Example 4 Construction of a Des-His.sup.1 -glucagon Analog Oligonucleotide Library

A des-His.sup.1 -glucagon analog oligonucleotide library was constructed similarly to the glucagon analog oligonucleotide library described in Example 3 except that both strands were mutagenized. A set of four synthetic oligonucleotide pools were designed to provide a series of DNA sequences encoding des-His.sup.1 -glucagon analogs flanked by sequences that allow directional insertion into the expression vector such that the 5' end of the analog coding sequence is joined in frame to the alpha factor prepro sequence via a KEX2 cleavage site sequence.

The antisense strand of the des-His.sup.1 -glucagon analog library was prepared as a set of two pools of oligonucleotides. The first oligonucleotide pool contained 61 nucleotide oligomers that were synthesized to include, from the 3' end, an eleven nucleotide unmutagenized sequence complementary to a sequence bridging the Hind III site of the alpha factor prepro sequence and a KEX2 cleavage site sequence, followed by 50 nucleotides synthesized with a mixture of correct and incorrect phosphoramidites in a 97:1:1:1 ratio relative to the antisense strand of the native glucagon sequence, from nucleotide 4 to nucleotide 53 of FIG. 2 (Sequence ID Nos. 1 and 2).

The second oligonucleotide pool contained 46 nucleotide oligomers that were synthesized to include one unmutagenized base at the 3' end followed by 33 nucleotides synthesized with a mixture of correct and incorrect phosphoramidites in a 97:1:1:1 ratio relative to the antisense strand of the native glucagon sequence from nucleotide 55 to nucleotide 87 of FIG. 3 (Sequence ID No. 1), followed by a 12 nucleotide unmutagenized sequence at the 5' end, which contained a sequence complementary to a stop codon followed by a sequence containing Eco RI and Bgl II restriction sites.

The sense strand of the des-His.sup.1 -glucagon analog library was also prepared as a set of two pools of oligonucleotide sequences. The first oligonucleotide pool contained 54 nucleotide oligomers which were synthesized to include a 20 nucleotide unmutagenized sequence including a 5' Hind III adhesive end followed by the sequence between the Hind III site and the KEX2 cleavage site sequence of the alpha factor prepro sequence, followed by 38 nucleotides synthesized with a mixture of correct and incorrect phosphoramidites in a 97:1:1:1 ratio relative to the native glucagon sequence from nucleotide 4 to nucleotide 41 of FIG. 3 (Sequence ID No. 1).

The second oligonucleotide pool contained 46 nucleotide oligomers which were synthesized to include one unmutagenized base at the 3' end followed by 45 nucleotides synthesized with a mixture of correct and incorrect phosphoramidites in a 97:1:1:1 ratio relative to the native glucagon sequence from nucleotide 43 to 87 of FIG. 3 (Sequence ID No. 1), followed by an 8 nucleotide unmutagenized sequence at the 5' end, which included a stop codon followed by Eco RI and Bgl II restriction sites.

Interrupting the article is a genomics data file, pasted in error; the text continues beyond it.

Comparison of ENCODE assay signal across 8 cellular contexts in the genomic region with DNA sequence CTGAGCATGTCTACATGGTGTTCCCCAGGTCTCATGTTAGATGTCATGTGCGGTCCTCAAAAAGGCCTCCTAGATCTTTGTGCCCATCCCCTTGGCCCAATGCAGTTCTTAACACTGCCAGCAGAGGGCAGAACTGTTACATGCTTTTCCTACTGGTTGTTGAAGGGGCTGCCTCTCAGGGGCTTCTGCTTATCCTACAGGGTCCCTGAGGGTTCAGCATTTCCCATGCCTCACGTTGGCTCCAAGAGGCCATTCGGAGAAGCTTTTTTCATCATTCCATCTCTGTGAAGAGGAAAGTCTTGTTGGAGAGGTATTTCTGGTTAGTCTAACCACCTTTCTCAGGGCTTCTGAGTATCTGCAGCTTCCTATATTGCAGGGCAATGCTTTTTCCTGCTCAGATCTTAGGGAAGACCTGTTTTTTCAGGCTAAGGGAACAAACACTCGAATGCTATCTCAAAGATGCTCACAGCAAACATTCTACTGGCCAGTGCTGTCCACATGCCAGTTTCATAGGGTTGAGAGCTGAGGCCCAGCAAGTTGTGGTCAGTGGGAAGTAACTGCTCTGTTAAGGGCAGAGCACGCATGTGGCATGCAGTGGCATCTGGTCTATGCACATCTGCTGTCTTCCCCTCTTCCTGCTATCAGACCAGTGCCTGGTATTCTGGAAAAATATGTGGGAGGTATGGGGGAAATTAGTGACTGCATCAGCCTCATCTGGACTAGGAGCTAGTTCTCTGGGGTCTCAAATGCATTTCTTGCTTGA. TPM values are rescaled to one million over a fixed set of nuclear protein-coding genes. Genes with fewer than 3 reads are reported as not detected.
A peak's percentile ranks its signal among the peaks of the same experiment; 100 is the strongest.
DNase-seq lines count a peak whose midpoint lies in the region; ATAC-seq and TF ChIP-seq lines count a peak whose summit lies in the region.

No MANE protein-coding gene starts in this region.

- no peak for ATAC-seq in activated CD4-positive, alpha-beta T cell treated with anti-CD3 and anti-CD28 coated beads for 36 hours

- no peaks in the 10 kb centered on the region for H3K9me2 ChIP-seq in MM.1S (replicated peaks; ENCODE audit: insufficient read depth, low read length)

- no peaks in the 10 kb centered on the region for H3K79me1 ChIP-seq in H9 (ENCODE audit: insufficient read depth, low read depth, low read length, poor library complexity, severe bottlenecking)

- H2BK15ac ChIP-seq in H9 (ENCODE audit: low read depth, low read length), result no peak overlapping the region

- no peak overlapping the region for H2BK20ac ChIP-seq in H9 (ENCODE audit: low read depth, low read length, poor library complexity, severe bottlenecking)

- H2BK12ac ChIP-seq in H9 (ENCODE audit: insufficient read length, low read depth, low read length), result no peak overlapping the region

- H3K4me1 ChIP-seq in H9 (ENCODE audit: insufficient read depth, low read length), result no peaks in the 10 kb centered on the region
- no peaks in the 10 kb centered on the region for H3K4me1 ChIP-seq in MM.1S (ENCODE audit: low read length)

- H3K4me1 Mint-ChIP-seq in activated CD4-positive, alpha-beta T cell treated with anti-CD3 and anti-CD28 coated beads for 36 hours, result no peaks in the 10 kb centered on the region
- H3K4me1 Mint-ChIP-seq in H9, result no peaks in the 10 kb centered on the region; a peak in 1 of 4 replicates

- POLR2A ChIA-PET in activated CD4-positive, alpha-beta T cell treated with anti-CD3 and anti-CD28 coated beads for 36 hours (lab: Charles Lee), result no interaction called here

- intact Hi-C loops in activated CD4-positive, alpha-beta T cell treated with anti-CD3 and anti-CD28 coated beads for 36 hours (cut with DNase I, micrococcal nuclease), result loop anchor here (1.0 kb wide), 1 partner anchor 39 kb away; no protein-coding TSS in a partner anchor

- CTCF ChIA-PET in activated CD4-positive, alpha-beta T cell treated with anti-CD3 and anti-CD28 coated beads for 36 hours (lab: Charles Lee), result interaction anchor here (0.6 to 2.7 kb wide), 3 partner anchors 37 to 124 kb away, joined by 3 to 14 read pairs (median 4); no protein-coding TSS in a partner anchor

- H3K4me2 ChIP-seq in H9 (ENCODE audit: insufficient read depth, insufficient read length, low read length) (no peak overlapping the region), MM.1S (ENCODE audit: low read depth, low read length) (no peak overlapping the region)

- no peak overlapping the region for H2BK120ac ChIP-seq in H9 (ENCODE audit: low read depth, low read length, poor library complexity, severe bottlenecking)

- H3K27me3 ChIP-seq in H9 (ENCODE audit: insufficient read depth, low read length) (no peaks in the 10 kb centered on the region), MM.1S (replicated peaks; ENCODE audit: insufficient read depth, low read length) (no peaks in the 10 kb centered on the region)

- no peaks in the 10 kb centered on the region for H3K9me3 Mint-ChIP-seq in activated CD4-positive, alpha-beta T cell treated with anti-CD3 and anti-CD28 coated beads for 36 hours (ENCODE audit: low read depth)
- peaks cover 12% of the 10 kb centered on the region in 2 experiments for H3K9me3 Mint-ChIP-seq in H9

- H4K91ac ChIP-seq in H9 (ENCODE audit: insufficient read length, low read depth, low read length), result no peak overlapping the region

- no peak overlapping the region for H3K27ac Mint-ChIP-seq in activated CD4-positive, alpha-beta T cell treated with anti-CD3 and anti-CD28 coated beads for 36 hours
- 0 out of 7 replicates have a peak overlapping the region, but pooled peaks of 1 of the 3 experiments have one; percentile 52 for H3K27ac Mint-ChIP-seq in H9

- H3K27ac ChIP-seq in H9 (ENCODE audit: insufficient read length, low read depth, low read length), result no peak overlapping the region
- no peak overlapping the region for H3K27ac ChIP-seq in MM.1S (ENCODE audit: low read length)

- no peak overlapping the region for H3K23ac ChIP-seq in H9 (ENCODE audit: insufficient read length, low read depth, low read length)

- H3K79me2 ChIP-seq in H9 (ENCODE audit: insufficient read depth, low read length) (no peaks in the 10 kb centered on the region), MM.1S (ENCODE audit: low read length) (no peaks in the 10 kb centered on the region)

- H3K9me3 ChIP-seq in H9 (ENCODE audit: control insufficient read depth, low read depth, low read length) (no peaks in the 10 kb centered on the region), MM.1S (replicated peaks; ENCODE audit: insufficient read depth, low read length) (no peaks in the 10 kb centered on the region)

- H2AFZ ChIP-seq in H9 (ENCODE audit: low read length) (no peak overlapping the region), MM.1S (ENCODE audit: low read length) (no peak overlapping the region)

The four oligonucleotide pools were annealed, ligated and transformed as described in Example 3. The resulting des-His.sup.1 -glucagon analog oligonucleotide library was transformed into Saccharomyces cerevisiae strain ZY100 and the Sacchromyces cerevisiae library was prepared as described above.

One isolate from the des-His.sup.1 -glucagon pool was sequenced and confirmed to encode des-His.sup.1 -glucagon. This plasmid was transformed into Saccharomyces cerevisiae strain ZY100 to create the strain ZB117. Strain ZB117 was used as the control strain for producing unmodified des-His.sup.1 -glucagon.

Approximately 900 individual yeast clones transformed with pooled plasmid DNA from the des-His.sup.1 -glucagon oligonucleotide library were screened as described in Example 3. Broth from approximately 35% of these yeast clones resulted in reduced cAMP production as compared to the ZB213 (no glucagon) control. However, since des-His.sup.1 -glucagon is itself a weak antagonist, more stringent screening criteria were used. Clones which produced des-His.sup.1 -glucagon analogs that reduced the production of cAMP more than one standard deviation below the average amount (approximately 20% of the total) were selected for rescreening. The rescreened broths were assayed in duplicate, and the results were averaged. Approximately one quarter of these rescreened clones, which consistently produced des-His.sup.1 -glucagon analogs that produced less adenyl cyclase activity stimulation than the des-His.sup.1 -glucagon producing control strain ZB217, were selected for further analysis. Plasmid DNA was prepared from yeast strains selected for further analysis as described above. The plasmid DNA was subjected to DNA sequence analysis and was used to transform S. cerevisiae strain ZY100. The transformants containing plasmids encoding glucagon antagonists of known sequence were given isolation numbers (Table 4).

A second round of screening was performed on the mutant des-His.sup.1 -glucagon analog library as described above. Five additional clones, given isolation numbers ZB324 through ZB328 (Table 4), were identified as producing glucagon analogs producing less adenyl cyclase stimulation than the des-His.sup.1 -glucagon producing control strain ZB217.

Further experiments included the type of response curve described in Example 5 wherein yeast broth is used to inhibit the response of hepatocyte membrane adenylate cyclase to three concentrations of glucagon. At least ten yeast clones producing glucagon analogs that are more effective antagonists than des-His.sup.1 -glucagon were identified in these experiments. When the amount of yeast broth used was normalized to its immunoreactivity in a glucagon radioimmuno assay, several clones appeared to make antagonists that are even more effective than the des-His.sup.1 -[Glu.sup.9 ]-glucagon analog made by ZB216. These antagonists are identified in Table 5. FIG. 4 shows the cAMP response of rat liver membranes to three concentrations of glucagon in the presence of culture broth from B6 and J15 and from the control strains making des-His.sup.1 -glucagon and des-His.sup.1 -[Glu.sup.9 ]glucagon. FIG. 4 shows that B6 and J15 are better antagonists relative to both des-His.sup.1 -glucagon and des-His.sup.1 -[Glu.sup.9 ]glucagon.